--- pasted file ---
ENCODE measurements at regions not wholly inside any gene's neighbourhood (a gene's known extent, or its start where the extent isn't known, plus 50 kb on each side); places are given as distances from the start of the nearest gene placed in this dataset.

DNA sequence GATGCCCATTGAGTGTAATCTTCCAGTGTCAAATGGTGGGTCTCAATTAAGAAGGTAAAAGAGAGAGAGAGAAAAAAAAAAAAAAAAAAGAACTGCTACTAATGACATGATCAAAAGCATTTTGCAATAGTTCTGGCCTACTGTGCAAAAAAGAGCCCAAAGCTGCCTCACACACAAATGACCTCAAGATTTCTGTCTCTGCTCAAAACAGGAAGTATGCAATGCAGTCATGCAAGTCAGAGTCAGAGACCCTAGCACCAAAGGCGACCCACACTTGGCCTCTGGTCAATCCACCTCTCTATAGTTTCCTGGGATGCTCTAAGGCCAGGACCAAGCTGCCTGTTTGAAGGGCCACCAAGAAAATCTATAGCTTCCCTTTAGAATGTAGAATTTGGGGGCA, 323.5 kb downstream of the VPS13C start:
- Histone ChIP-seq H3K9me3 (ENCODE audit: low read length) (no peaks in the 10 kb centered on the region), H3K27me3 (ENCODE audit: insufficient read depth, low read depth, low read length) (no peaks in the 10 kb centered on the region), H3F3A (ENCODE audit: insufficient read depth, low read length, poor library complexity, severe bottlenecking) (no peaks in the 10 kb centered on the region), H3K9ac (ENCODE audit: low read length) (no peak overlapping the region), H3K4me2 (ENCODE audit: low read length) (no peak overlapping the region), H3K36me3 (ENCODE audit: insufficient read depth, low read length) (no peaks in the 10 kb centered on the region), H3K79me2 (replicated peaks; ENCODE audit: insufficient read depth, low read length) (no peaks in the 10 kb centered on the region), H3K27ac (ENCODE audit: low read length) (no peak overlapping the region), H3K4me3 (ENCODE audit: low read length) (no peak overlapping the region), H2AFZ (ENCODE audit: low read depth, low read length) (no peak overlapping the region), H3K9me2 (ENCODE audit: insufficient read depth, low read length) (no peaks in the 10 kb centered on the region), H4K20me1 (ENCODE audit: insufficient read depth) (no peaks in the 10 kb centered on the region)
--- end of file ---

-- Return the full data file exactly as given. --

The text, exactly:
ENCODE measurements at regions not wholly inside any gene's neighbourhood (a gene's known extent, or its start where the extent isn't known, plus 50 kb on each side); places are given as distances from the start of the nearest gene placed in this dataset.

DNA sequence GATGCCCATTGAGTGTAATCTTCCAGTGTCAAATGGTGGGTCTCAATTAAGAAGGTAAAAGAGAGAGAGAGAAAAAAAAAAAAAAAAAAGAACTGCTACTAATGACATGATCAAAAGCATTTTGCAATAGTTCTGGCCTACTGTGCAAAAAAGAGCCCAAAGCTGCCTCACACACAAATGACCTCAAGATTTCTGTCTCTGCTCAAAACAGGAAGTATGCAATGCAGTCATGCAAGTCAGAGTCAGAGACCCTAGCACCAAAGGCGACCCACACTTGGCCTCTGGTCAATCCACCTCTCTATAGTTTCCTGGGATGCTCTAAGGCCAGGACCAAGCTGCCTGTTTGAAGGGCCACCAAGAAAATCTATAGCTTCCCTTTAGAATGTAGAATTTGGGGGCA, 323.5 kb downstream of the VPS13C start:
- Histone ChIP-seq H3K9me3 (ENCODE audit: low read length) (no peaks in the 10 kb centered on the region), H3K27me3 (ENCODE audit: insufficient read depth, low read depth, low read length) (no peaks in the 10 kb centered on the region), H3F3A (ENCODE audit: insufficient read depth, low read length, poor library complexity, severe bottlenecking) (no peaks in the 10 kb centered on the region), H3K9ac (ENCODE audit: low read length) (no peak overlapping the region), H3K4me2 (ENCODE audit: low read length) (no peak overlapping the region), H3K36me3 (ENCODE audit: insufficient read depth, low read length) (no peaks in the 10 kb centered on the region), H3K79me2 (replicated peaks; ENCODE audit: insufficient read depth, low read length) (no peaks in the 10 kb centered on the region), H3K27ac (ENCODE audit: low read length) (no peak overlapping the region), H3K4me3 (ENCODE audit: low read length) (no peak overlapping the region), H2AFZ (ENCODE audit: low read depth, low read length) (no peak overlapping the region), H3K9me2 (ENCODE audit: insufficient read depth, low read length) (no peaks in the 10 kb centered on the region), H4K20me1 (ENCODE audit: insufficient read depth) (no peaks in the 10 kb centered on the region)